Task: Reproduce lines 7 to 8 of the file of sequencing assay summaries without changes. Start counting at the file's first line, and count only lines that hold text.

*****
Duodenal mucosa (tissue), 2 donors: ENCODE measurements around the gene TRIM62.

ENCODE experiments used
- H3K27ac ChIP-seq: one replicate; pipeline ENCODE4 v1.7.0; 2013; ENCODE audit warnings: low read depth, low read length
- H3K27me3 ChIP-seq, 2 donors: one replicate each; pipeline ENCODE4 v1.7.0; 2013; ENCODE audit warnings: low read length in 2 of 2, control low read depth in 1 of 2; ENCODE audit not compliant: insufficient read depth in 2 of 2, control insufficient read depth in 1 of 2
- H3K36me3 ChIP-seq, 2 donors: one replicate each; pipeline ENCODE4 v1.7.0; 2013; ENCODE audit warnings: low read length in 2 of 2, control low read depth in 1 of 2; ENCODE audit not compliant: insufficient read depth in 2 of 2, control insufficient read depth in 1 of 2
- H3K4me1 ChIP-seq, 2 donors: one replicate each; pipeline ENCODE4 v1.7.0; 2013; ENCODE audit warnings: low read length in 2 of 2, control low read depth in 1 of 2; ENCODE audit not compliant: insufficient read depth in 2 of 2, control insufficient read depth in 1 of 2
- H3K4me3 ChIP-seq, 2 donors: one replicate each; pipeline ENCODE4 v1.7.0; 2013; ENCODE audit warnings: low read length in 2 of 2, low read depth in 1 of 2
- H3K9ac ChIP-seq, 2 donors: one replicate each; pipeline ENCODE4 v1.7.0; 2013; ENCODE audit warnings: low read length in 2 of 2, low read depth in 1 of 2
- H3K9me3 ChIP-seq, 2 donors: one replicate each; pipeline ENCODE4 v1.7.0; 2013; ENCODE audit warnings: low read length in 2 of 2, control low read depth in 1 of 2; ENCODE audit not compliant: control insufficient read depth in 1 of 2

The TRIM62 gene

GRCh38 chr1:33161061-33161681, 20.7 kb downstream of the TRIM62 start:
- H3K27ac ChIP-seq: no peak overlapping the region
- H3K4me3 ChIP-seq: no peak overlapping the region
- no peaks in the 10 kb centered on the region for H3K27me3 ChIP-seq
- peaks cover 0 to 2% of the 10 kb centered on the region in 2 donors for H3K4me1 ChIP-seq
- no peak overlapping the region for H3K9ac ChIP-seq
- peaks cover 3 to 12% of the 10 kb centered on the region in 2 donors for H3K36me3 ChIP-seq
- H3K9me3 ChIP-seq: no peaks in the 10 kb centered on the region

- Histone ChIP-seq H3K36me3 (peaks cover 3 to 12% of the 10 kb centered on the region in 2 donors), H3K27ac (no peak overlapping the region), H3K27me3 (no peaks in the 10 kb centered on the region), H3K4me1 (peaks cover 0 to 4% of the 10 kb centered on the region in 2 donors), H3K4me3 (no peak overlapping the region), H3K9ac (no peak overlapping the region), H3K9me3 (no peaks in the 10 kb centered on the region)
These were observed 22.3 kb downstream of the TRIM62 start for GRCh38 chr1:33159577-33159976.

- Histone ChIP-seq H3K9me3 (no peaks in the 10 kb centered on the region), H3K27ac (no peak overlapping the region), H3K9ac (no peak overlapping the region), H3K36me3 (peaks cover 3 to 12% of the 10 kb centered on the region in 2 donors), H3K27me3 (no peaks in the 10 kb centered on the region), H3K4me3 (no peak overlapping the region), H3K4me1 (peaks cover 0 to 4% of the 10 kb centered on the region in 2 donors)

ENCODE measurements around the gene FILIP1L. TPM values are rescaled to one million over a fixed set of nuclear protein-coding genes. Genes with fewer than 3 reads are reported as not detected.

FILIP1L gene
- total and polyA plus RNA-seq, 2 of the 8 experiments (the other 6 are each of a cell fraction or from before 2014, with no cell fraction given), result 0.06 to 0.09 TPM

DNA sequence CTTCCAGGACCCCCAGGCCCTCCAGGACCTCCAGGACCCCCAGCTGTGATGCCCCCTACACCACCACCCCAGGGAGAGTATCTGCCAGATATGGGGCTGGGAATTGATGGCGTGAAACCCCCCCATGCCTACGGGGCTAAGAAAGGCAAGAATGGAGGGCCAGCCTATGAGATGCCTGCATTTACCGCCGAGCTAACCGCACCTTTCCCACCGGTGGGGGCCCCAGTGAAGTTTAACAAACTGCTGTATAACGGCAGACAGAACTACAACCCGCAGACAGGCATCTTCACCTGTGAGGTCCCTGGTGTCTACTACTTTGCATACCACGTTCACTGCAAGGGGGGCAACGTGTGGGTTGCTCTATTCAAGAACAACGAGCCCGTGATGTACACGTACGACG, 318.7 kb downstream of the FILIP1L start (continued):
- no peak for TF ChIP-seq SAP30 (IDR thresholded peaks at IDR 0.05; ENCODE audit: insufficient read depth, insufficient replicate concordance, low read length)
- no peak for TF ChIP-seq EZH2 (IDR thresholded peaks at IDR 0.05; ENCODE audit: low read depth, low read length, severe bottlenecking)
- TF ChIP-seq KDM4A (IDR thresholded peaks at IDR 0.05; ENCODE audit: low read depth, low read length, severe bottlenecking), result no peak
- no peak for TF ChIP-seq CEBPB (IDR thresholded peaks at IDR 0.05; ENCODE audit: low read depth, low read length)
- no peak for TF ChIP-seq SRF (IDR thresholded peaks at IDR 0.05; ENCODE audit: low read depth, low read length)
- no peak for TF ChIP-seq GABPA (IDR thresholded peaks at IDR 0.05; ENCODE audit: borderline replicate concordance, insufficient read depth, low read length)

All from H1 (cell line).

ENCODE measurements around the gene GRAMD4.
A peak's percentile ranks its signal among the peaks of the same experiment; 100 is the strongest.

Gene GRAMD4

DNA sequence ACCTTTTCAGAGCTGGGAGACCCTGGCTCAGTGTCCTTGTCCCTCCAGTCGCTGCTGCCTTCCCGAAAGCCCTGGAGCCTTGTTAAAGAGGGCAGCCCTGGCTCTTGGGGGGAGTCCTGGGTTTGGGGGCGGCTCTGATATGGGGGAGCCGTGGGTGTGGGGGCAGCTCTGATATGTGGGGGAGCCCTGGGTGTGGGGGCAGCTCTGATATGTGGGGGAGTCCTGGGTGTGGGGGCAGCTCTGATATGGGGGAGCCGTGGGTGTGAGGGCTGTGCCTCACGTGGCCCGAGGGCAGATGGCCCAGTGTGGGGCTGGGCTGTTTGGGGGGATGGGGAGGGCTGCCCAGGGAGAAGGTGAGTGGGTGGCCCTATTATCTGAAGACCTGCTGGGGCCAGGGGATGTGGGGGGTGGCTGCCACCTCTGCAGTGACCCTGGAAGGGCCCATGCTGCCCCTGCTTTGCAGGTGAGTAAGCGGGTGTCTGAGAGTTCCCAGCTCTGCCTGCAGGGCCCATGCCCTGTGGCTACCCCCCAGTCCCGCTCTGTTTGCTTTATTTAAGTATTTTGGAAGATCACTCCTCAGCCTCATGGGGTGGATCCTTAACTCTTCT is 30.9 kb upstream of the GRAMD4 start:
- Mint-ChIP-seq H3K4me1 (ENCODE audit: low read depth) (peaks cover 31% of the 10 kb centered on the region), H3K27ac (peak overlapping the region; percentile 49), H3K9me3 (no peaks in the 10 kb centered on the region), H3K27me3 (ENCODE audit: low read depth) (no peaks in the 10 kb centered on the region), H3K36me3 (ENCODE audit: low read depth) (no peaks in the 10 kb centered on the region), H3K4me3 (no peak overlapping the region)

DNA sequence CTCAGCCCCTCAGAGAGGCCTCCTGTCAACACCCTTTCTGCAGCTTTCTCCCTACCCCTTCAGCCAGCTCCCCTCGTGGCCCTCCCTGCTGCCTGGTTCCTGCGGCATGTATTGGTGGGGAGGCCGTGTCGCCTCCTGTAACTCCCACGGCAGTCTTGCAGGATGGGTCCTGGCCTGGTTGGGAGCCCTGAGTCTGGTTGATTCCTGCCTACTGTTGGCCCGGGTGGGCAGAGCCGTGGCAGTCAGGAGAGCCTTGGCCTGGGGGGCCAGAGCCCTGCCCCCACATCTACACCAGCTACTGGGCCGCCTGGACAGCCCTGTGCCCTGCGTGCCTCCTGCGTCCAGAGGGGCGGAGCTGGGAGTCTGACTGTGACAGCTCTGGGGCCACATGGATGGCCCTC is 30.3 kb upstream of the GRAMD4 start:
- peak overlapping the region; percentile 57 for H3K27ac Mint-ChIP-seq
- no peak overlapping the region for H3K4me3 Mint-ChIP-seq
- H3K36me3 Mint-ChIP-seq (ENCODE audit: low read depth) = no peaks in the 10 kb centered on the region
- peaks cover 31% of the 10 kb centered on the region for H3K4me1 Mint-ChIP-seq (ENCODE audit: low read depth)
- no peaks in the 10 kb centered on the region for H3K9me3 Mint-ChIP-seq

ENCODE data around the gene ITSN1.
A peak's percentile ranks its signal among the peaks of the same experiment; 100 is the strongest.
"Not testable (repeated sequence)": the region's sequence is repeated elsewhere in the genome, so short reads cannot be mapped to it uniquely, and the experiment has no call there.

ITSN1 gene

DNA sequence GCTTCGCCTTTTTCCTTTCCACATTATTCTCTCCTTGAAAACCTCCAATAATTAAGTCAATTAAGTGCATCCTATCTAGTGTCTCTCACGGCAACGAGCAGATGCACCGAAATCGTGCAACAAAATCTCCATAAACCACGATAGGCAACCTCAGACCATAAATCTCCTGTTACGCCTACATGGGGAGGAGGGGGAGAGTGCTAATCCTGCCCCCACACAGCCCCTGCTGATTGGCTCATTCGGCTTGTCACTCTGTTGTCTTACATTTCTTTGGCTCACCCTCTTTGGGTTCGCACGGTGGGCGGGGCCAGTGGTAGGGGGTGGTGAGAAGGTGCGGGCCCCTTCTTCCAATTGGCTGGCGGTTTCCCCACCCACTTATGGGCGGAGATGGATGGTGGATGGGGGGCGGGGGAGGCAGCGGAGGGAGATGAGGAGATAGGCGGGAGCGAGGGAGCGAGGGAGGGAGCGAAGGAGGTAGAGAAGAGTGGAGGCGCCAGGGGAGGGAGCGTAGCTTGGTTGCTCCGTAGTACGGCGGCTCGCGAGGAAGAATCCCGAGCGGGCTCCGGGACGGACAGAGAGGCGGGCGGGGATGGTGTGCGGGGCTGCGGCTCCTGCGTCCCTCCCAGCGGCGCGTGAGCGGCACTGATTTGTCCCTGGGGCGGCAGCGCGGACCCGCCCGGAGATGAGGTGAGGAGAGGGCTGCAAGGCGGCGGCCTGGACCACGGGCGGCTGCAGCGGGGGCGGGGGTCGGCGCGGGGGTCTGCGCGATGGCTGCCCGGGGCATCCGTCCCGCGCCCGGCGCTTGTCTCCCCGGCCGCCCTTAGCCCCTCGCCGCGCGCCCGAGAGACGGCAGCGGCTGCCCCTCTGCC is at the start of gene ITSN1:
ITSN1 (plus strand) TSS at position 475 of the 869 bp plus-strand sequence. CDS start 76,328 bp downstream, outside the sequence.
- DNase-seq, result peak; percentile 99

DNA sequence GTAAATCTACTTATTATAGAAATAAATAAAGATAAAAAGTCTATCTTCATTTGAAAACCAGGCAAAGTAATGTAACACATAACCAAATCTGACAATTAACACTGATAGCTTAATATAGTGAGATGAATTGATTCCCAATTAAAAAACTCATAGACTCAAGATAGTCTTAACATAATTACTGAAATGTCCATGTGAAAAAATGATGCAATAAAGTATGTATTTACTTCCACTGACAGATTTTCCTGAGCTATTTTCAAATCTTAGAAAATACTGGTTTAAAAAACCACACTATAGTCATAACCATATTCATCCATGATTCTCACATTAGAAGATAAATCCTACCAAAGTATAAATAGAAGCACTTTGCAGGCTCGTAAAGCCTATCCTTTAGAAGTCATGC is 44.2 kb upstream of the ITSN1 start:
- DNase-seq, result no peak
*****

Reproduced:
- H3K4me3 ChIP-seq, 2 donors: one replicate each; pipeline ENCODE4 v1.7.0; 2013; ENCODE audit warnings: low read length in 2 of 2, low read depth in 1 of 2
- H3K9ac ChIP-seq, 2 donors: one replicate each; pipeline ENCODE4 v1.7.0; 2013; ENCODE audit warnings: low read length in 2 of 2, low read depth in 1 of 2